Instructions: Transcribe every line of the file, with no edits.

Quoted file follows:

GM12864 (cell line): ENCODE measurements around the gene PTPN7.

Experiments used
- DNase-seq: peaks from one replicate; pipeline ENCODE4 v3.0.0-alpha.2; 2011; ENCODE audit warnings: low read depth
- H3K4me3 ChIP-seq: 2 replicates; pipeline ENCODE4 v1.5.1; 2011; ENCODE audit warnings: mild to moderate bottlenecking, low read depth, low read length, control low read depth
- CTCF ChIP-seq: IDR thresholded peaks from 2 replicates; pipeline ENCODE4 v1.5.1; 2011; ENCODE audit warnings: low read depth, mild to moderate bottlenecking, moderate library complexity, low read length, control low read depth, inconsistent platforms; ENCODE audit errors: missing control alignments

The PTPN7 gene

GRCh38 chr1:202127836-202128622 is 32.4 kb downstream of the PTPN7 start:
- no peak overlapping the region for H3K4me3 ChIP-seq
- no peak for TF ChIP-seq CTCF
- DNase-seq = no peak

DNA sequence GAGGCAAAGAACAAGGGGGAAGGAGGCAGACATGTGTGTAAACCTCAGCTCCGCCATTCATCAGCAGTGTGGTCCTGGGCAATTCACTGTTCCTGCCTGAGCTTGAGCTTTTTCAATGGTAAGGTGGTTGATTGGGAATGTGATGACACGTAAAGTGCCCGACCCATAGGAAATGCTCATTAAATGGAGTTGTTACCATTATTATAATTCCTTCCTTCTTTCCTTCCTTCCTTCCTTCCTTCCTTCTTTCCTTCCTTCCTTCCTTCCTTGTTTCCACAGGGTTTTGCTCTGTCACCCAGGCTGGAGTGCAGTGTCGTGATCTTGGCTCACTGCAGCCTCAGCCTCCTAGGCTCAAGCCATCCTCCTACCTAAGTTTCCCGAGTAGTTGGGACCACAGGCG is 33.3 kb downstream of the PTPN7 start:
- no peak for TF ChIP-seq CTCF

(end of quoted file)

GM12864 (cell line): ENCODE measurements around the gene PTPN7.

Experiments used
- DNase-seq: peaks from one replicate; pipeline ENCODE4 v3.0.0-alpha.2; 2011; ENCODE audit warnings: low read depth
- H3K4me3 ChIP-seq: 2 replicates; pipeline ENCODE4 v1.5.1; 2011; ENCODE audit warnings: mild to moderate bottlenecking, low read depth, low read length, control low read depth
- CTCF ChIP-seq: IDR thresholded peaks from 2 replicates; pipeline ENCODE4 v1.5.1; 2011; ENCODE audit warnings: low read depth, mild to moderate bottlenecking, moderate library complexity, low read length, control low read depth, inconsistent platforms; ENCODE audit errors: missing control alignments

The PTPN7 gene

GRCh38 chr1:202127836-202128622 is 32.4 kb downstream of the PTPN7 start:
- no peak overlapping the region for H3K4me3 ChIP-seq
- no peak for TF ChIP-seq CTCF
- DNase-seq = no peak

DNA sequence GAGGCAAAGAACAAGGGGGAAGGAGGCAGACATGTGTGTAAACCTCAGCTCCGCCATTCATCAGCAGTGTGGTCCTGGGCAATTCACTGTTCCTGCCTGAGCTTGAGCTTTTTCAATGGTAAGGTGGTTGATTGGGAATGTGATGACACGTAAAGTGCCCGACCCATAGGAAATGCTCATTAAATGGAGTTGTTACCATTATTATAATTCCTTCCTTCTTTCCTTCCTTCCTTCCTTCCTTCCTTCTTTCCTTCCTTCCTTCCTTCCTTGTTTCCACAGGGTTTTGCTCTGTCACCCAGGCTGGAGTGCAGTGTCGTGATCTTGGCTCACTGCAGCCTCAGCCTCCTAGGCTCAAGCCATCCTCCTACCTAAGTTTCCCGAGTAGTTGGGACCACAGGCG is 33.3 kb downstream of the PTPN7 start:
- no peak for TF ChIP-seq CTCF